For many years, Westborough has inexplicably been an outlier in not having a representative book in this series, despite enthusiastic interest in our town’s deep and rich history by residents. But now Westborough can boast two books from this series with the publication of Katherine Anderson’s Westborough State Hospital last year. In fact, why not buy both and give them as a matched set?
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Time and its cousin, light, are central elements of our holiday season.
The fact that we celebrate some of our most significant holidays during the darkest time of the year is no accident. As the lack of sunlight and the cold slow down our activities, we have more time to reflect on the past year and look forward to the next one. Our rituals tied to these holidays allow us to remember all the other times that we engaged in similar activities, and this repetition also helps us to mark time by seeing how each celebration in the past was different in its own unique way. Themes of light and renewal appear in our holiday iconography (menorahs, the Star of Bethlehem, the Diwali festival, Christmas trees, holly, the ball drop in New York City’s Times Square on New Year’s Eve, etc.), and they work to counteract the darkness and remind us that longer days and greener times lie ahead.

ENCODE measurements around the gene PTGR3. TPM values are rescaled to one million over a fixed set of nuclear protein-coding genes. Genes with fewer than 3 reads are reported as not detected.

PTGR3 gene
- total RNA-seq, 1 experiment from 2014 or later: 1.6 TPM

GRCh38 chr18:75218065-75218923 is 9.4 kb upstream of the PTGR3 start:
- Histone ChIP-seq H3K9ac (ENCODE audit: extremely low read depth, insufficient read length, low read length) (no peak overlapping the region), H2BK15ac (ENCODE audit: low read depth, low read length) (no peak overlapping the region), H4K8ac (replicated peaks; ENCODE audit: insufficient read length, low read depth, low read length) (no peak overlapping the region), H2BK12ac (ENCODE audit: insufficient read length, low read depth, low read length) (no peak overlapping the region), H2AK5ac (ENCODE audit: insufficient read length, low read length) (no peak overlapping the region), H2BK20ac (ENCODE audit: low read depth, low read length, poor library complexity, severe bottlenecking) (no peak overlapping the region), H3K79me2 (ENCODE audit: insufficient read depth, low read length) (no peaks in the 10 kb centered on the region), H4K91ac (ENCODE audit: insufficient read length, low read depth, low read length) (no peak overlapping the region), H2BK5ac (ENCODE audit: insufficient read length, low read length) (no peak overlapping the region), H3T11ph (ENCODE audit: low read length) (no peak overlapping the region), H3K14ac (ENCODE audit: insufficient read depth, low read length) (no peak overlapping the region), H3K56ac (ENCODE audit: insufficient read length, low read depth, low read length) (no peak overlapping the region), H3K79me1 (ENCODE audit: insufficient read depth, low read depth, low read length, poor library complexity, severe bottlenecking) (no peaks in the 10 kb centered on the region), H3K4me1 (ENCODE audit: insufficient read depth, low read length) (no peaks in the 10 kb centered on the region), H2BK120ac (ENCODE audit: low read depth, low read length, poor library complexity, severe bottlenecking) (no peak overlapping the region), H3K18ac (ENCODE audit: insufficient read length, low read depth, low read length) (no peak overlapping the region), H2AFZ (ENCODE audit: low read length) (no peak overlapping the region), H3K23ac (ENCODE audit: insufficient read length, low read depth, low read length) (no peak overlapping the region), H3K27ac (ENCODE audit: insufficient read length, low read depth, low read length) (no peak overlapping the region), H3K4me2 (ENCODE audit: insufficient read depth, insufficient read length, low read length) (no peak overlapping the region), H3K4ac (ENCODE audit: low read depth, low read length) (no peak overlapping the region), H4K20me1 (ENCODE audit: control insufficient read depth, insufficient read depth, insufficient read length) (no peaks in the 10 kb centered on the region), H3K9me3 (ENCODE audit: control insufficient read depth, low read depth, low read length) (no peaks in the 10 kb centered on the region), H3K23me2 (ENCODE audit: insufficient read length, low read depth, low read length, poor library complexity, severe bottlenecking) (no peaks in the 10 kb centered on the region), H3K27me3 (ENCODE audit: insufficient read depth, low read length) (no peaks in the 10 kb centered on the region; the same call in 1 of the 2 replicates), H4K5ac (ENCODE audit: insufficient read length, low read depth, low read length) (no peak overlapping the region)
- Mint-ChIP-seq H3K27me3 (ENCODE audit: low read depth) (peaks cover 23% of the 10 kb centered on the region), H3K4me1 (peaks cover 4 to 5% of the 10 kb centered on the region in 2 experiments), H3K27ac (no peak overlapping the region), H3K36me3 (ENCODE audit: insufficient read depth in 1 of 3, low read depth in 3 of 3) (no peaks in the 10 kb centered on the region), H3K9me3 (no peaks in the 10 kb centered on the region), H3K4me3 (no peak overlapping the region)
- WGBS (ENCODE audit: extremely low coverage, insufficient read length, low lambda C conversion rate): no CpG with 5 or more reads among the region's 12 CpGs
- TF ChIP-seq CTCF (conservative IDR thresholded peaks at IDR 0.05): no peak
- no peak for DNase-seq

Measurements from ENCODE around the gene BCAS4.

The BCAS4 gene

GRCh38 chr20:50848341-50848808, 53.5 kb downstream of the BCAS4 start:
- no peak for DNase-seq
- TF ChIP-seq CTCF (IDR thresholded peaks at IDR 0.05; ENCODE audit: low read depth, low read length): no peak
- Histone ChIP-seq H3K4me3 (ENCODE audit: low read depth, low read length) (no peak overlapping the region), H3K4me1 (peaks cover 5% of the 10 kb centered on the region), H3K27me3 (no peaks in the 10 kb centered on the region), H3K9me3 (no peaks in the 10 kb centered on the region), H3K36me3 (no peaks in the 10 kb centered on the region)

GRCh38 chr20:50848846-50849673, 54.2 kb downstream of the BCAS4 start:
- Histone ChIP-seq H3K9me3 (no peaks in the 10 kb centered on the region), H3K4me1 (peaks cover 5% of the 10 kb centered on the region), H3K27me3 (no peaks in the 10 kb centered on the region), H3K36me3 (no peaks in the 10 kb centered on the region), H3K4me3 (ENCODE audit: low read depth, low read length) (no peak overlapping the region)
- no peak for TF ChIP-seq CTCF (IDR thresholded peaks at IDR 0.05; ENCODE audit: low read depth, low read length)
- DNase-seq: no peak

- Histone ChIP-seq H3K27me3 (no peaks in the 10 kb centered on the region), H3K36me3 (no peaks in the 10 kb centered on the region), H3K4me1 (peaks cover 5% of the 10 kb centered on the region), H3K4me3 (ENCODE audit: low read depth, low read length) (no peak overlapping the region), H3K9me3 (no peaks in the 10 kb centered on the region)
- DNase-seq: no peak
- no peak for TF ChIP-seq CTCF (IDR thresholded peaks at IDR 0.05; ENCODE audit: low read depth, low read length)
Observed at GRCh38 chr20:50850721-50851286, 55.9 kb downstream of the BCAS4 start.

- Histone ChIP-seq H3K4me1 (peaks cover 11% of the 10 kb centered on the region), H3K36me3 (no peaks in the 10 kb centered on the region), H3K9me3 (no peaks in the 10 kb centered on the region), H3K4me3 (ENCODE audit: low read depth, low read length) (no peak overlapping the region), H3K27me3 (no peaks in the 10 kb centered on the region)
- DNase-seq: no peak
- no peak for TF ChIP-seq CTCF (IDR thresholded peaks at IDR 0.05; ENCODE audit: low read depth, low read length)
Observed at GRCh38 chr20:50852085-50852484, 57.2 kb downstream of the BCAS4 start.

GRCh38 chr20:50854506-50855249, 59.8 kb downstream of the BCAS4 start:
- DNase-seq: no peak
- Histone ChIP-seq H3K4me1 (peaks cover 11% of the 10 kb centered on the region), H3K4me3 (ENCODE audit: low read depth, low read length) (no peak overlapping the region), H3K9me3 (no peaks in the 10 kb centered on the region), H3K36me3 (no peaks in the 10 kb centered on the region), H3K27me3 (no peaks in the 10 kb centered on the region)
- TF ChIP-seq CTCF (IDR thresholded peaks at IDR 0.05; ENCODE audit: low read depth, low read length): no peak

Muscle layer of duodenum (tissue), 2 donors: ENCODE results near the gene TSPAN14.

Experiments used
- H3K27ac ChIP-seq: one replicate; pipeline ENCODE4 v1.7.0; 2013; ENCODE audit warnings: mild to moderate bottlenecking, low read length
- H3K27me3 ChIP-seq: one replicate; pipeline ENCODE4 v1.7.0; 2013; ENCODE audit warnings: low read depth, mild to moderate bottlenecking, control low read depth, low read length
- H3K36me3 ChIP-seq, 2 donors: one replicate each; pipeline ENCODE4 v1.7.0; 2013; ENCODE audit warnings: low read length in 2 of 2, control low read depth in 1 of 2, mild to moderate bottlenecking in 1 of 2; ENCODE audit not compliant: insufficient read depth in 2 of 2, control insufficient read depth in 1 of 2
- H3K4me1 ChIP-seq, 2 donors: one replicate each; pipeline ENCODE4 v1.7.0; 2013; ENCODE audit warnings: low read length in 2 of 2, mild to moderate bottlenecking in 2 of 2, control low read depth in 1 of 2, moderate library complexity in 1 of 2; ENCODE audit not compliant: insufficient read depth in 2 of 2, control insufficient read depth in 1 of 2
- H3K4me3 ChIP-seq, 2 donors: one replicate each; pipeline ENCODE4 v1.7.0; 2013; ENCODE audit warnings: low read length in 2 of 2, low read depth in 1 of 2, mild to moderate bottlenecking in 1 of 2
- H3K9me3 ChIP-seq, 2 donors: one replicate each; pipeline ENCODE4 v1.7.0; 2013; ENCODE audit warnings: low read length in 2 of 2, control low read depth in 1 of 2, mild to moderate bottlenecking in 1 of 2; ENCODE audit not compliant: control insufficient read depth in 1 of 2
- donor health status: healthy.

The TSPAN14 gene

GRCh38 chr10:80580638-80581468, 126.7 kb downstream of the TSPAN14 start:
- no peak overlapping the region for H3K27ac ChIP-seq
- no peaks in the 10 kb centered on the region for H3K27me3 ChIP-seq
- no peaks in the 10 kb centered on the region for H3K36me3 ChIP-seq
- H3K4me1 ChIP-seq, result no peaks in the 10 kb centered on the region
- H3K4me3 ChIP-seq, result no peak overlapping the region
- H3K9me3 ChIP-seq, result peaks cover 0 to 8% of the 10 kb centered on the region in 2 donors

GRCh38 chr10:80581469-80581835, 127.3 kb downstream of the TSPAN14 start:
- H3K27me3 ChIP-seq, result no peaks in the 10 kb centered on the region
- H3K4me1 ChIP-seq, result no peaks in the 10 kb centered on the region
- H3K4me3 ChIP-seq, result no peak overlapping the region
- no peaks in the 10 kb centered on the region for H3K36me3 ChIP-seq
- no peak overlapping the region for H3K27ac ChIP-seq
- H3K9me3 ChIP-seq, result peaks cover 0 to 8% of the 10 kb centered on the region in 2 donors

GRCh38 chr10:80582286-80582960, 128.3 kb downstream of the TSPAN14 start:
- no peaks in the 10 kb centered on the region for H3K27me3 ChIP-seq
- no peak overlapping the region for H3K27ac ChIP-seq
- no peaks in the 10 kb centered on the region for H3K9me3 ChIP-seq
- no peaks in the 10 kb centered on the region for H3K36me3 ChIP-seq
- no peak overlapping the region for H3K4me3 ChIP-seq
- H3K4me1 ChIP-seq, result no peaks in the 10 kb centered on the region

But this year we have yet another event involving time, light, and history worth celebrating as two planets, Jupiter and Saturn, align in a rare celestial event.
On Monday, December 21, look southwest into the sky right after sunset and you will see what looks to be an incredibly large planet when Jupiter and Saturn will appear to sit on top of one another. The last time people were able to see such an alignment of two planets was back in 1226 during the Middle Ages. Even more, the alignment this year is taking place on the Winter Solstice, the longest night of the year, which means that we will begin to experience more and more daylight going forward. You can read more about this once-in-a-lifetime event and get tips on how best to see it on NASA’s website: https://www.nasa.gov/feature/the-great-conjunction-of-jupiter-and-saturn.
I don’t know if the people in the Middle Ages took the planetary alignment as a special sign of divine providence, but after the year we have just experienced, I’ll take anything. So let’s hope for a clear night, step outside, and celebrate the possibility that this alignment signals our world finally getting back in order in the upcoming year!